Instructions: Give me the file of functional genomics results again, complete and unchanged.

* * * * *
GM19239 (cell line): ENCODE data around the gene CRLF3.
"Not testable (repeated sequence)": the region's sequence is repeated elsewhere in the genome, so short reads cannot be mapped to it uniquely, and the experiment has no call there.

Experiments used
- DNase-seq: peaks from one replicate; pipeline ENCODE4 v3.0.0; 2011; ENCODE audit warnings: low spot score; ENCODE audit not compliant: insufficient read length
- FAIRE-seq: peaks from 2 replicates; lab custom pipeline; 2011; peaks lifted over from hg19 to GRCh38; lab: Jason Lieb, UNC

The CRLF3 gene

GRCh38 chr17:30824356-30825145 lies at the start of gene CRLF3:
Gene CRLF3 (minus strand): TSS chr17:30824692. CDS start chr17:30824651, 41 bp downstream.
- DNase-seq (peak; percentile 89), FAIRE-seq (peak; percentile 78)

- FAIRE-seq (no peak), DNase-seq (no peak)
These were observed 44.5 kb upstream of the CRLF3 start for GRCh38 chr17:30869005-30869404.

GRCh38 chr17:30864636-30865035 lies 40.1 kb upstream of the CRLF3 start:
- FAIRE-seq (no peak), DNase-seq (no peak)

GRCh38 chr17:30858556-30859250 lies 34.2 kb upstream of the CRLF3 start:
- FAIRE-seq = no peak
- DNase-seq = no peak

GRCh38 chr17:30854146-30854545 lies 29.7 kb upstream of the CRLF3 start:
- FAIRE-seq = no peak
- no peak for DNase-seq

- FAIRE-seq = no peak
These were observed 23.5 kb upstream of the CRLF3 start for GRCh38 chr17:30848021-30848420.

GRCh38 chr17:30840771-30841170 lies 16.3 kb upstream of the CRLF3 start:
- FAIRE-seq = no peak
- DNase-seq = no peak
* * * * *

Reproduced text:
GM19239 (cell line): ENCODE data around the gene CRLF3.
"Not testable (repeated sequence)": the region's sequence is repeated elsewhere in the genome, so short reads cannot be mapped to it uniquely, and the experiment has no call there.

Experiments used
- DNase-seq: peaks from one replicate; pipeline ENCODE4 v3.0.0; 2011; ENCODE audit warnings: low spot score; ENCODE audit not compliant: insufficient read length
- FAIRE-seq: peaks from 2 replicates; lab custom pipeline; 2011; peaks lifted over from hg19 to GRCh38; lab: Jason Lieb, UNC

The CRLF3 gene

GRCh38 chr17:30824356-30825145 lies at the start of gene CRLF3:
Gene CRLF3 (minus strand): TSS chr17:30824692. CDS start chr17:30824651, 41 bp downstream.
- DNase-seq (peak; percentile 89), FAIRE-seq (peak; percentile 78)

- FAIRE-seq (no peak), DNase-seq (no peak)
These were observed 44.5 kb upstream of the CRLF3 start for GRCh38 chr17:30869005-30869404.

GRCh38 chr17:30864636-30865035 lies 40.1 kb upstream of the CRLF3 start:
- FAIRE-seq (no peak), DNase-seq (no peak)

GRCh38 chr17:30858556-30859250 lies 34.2 kb upstream of the CRLF3 start:
- FAIRE-seq = no peak
- DNase-seq = no peak

GRCh38 chr17:30854146-30854545 lies 29.7 kb upstream of the CRLF3 start:
- FAIRE-seq = no peak
- no peak for DNase-seq

- FAIRE-seq = no peak
These were observed 23.5 kb upstream of the CRLF3 start for GRCh38 chr17:30848021-30848420.

GRCh38 chr17:30840771-30841170 lies 16.3 kb upstream of the CRLF3 start:
- FAIRE-seq = no peak
- DNase-seq = no peak